Sclerotherapy: What is it? How Does it Work?
Sclerotherapy is a versatile treatment that targets spider veins, varicose veins, and other vein issues. It has been tried and tested over many years and has proven to be very effective. If you have any of these vein issues, this procedure may be right for you.
What is Sclerotherapy?
Sclerotherapy is a minimally-invasive procedure that treats spider and varicose veins. Depending on how deep the abnormal vein is under your skin, your doctor may need to use ultrasound technology to see where the vein is located. Then, he or she will inject a specialized solution directly into the target vein. This solution is usually saline-based, but the chemical agent depends on the size of the vessel that needs to be treated.
Sclerotherapy will not only improve the appearance of veins, but it will improve venous blood flow and lower chronic swelling as well.
How Does Sclerotherapy Work?
Injecting the saline solution into a vein damages the inside lining of the vessel. This forms a clot that blocks circulation in the vein. This forces the body to reroute blood flow through healthier veins. The damaged vein will eventually become scar tissue and the body will reabsorb it under the skin. This absorption causes the vein to fade from view.
Who is a Possible Candidate for Sclerotherapy?
Anyone who is in general good health and experiences unsightly spider or varicose veins is a good candidate for sclerotherapy. It can also be helpful for someone who suffers from venous insufficiency and cannot control the issue with the use of compression stockings.
Causes of Spider or Varicose Veins
There are a number of things that increase a person’s risks of developing vein issues.
Genetics. Almost half of the population of people who develop varicose veins have family members with the problem.
Age. As a person gets older, wear and tear cause vein valves to become weak.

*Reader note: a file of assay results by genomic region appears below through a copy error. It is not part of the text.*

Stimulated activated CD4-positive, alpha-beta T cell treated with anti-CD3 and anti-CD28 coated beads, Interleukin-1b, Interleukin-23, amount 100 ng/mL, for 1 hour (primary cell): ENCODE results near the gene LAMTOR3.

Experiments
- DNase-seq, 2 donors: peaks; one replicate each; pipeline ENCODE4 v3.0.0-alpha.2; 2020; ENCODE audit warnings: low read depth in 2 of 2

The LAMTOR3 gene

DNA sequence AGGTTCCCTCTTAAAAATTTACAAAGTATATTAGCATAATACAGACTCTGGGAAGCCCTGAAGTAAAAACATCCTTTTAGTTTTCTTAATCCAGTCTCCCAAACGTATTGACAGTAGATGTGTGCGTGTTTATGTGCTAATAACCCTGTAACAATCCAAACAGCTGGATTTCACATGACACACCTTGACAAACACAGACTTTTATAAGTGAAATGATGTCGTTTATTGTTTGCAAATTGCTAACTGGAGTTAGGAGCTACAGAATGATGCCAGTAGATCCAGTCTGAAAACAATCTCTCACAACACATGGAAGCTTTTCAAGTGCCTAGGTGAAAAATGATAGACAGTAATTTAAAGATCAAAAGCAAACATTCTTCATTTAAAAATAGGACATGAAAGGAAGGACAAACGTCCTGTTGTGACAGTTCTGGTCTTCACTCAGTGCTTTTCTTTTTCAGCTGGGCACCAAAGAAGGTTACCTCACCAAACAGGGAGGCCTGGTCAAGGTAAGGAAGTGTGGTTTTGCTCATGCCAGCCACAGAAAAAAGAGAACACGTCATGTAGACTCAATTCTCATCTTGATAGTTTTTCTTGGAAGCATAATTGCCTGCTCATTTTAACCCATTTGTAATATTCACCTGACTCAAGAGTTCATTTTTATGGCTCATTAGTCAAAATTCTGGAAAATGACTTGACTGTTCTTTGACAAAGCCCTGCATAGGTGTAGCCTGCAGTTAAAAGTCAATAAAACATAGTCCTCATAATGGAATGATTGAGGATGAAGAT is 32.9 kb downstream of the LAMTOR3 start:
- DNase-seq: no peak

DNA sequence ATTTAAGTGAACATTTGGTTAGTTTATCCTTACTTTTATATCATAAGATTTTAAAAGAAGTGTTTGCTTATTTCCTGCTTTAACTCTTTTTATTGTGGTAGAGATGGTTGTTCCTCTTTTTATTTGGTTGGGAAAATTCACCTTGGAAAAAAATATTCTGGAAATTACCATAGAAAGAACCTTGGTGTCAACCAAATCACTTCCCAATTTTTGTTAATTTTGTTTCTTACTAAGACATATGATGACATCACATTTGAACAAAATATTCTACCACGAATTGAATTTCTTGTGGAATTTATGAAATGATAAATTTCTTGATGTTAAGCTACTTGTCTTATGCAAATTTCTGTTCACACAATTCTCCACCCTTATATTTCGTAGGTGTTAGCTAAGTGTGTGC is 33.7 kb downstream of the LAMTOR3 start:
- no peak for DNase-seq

Obesity. When a person is overweight, the extra weight strains the veins.
Gender. Women are much more likely to develop varicose veins. Hormones, pregnancy, and menopause increase the risks for development.
Prolonged Sitting or Standing. When a person sits with his or her legs bent, the veins must work harder to push blood to the heart.
What to Expect During the Procedure
When the procedure is about to begin, the patient lays on his or her back with legs elevated. Your doctor will clean the area and then insert the needle. When he or she removes the needle, the doctor will apply compression and then massage the area to prevent blood from entering the vessel. Immediately following sclerotherapy, the patient will need to stand and walk so blood clots do not form.
Is Sclerotherapy Painful?
Sclerotherapy does require an injection into the skin, so the patient may experience some stinging or cramps when the syringe is inserted. Also, some feel pain from the saline solution being injected into the vein. The procedure should be otherwise pain-free unless a rare difficulty occurs.
All medical procedures pose a risk, but your doctor will discuss side effects before deciding if this therapy will work for you. For example, a person may experience hyperpigmentation (darkening of the skin), pain at injection site, temporary swelling, or an allergic reaction. In severe cases, a person may experience nerve damage.
Recovery and Aftercare of Sclerotherapy
Sclerotherapy is performed on an outpatient basis; therefore, patients do not require hospitalization. Following the treatment, the patient will need to wear compression dressings for up to three weeks. A follow-up appointment after this recovery time will determine if further action is necessary.
After treatment, veins will fade within a few weeks. On rare occasions, it may take more than a month to see total results. More than one treatment may be necessary for larger veins.
Is Sclerotherapy Covered by Insurance?
Since sclerotherapy is often linked to the correction of spider veins, some see it as purely cosmetic. In these cases, most insurance companies will not cover the elective procedure. However, it can be used for other medical purposes, and if so, a doctor must document a patient’s condition. An insurance provider may cover the procedure if they understand the problems associated with a malfunctioning deep vein.
If you suffer from varicose veins or spider veins, you may wish to consider sclerotherapy. Contact us to ask any additional questions you may have or to schedule a consultation where our providers will meet with you to discuss the issues you are facing and establish a plan of action.